Safaricom reaches Sh15.5m settlement with musician

Safaricom will pay compensation within 21 days. FILE

Safaricom has reached a multi-million- shilling settlement with musician John Boniface Maina, popularly known as JB Maina, which is set to end a protracted legal battle over use of the singer’s ringtones.

JB Maina will get Sh15.5 million as compensation for the alleged use of his 10 songs as ringtones through the telecommunication firm’s “Skiza” tunes and “Surf 2 Win Promotion” without his knowledge — a charge that Safaricom denied.

“I JB Maina… being the plaintiff herein and having been informed of the offer from the defendant, Safaricom, to pay Sh15.5 million… I hereby authorise the firm of Gikunda Miriti and Co Advocates, who are my advocates in the matter, to apply for the case to be marked as settled,” says Mr Maina in a document filed in court.

Safaricom will pay the compensation within 21 days from Monday, the day when the consent was adopted, failure to which he can move back to court to compel payment of the sum.

The deal settles a suit that at one time last year saw the musician seek contempt of court proceedings against Safaricom and other defendants in the case.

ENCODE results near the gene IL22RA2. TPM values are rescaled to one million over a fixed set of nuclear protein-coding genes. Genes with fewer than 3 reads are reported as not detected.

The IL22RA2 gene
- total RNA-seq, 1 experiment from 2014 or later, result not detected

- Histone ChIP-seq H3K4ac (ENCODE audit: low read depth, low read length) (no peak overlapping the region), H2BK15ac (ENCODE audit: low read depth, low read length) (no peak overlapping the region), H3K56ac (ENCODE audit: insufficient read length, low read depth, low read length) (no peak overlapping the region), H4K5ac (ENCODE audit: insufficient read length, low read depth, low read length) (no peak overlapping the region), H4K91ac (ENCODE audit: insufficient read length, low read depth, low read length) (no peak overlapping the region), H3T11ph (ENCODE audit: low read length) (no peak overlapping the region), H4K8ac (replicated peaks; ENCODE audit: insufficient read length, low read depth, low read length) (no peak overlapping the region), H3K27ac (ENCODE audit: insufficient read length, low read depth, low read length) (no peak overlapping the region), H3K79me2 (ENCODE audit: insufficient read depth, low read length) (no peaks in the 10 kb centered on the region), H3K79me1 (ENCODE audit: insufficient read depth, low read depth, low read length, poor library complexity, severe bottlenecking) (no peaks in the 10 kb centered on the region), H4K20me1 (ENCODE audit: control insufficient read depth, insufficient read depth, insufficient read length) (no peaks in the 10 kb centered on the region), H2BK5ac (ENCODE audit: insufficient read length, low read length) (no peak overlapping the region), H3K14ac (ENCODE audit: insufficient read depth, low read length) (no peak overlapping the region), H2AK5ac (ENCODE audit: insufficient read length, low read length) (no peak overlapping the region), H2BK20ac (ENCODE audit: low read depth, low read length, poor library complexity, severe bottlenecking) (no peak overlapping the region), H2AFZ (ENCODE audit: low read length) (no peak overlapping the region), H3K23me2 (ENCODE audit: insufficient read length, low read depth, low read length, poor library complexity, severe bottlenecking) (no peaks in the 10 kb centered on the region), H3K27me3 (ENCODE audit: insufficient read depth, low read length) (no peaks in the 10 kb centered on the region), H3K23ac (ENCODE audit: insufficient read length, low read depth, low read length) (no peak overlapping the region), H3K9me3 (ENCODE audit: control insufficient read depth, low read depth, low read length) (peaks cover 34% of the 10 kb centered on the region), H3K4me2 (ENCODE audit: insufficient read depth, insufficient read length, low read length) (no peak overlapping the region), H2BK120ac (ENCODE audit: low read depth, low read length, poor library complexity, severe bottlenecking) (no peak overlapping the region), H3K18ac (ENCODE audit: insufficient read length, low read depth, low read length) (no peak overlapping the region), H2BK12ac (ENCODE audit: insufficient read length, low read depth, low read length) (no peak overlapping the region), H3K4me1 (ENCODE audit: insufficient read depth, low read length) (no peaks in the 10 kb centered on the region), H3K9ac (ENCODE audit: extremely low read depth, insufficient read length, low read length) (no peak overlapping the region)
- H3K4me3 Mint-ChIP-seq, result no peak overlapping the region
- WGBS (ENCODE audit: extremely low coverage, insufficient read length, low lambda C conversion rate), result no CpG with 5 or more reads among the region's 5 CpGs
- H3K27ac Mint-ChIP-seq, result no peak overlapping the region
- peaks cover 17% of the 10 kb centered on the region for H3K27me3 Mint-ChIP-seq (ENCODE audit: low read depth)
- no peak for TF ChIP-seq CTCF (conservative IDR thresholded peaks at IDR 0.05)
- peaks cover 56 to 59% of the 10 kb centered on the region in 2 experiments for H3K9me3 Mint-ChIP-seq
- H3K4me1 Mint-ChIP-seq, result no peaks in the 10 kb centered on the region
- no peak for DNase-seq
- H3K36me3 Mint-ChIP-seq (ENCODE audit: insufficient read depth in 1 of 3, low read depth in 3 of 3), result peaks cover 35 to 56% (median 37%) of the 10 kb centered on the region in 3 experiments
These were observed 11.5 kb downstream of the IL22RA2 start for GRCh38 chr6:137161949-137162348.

The High Court in May last year restrained Safaricom from storing and selling Mr Maina’s Kikuyu songs and directed the mobile company to grant the musician access to its head office for him make copies of all purchases and sales records of his songs.

But Mr Maina says Safaricom did not comply with the court order, prompting the contempt of court suit.

He asked the court to find Safaricom CEO Bob Collymore and three other executives guilty of disobeying court orders issued in May. 

The three executives are Alex Mwenga, CEO of Interactive Media Services; Sydney Wachira (head of Liberty Afrika); and Maurice Okoth, the chief executive of Music Copyright Society of Kenya. The agreement also settles the case against the other defendants.

The musician filed the suit demanding Sh5 million in damages in addition to any money due after accounting for the alleged illegal sale of his songs through promotions.

Safaricom denied the copyright charges, saying it signed a Content Provision Agreement with Interactive Media Services and Liberty Afrika Technologies, which are licensed by MCSK. The firm maintains that payments linked to downloads of Mr Maina’s music were made to Liberty Afrika.

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